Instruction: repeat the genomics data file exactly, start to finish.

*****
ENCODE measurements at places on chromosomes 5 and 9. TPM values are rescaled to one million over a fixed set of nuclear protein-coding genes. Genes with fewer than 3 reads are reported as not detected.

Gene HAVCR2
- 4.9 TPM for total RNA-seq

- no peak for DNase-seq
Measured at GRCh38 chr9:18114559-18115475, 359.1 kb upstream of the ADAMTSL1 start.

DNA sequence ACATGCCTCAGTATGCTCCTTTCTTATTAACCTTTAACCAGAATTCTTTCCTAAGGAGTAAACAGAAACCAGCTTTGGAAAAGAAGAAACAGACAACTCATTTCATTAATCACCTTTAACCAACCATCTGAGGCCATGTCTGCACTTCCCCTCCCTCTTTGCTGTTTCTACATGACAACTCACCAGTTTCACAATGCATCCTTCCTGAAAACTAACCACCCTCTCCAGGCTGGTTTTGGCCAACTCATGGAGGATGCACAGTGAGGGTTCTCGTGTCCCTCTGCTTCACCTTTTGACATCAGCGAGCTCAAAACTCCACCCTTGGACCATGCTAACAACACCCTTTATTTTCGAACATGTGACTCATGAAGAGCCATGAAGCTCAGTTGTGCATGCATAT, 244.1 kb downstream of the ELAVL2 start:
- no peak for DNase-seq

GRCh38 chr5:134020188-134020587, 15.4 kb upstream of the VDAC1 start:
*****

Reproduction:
ENCODE measurements at places on chromosomes 5 and 9. TPM values are rescaled to one million over a fixed set of nuclear protein-coding genes. Genes with fewer than 3 reads are reported as not detected.

Gene HAVCR2
- 4.9 TPM for total RNA-seq

- no peak for DNase-seq
Measured at GRCh38 chr9:18114559-18115475, 359.1 kb upstream of the ADAMTSL1 start.

DNA sequence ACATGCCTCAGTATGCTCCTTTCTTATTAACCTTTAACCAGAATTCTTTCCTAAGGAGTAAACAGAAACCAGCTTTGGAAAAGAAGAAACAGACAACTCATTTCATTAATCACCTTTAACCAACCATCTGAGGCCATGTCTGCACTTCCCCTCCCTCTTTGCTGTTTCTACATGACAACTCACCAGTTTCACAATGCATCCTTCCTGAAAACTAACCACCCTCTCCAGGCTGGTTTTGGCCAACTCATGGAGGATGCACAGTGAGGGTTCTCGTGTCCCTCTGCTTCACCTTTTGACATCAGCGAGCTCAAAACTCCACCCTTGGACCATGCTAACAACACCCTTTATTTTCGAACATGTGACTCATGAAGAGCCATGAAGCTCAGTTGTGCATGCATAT, 244.1 kb downstream of the ELAVL2 start:
- no peak for DNase-seq

GRCh38 chr5:134020188-134020587, 15.4 kb upstream of the VDAC1 start: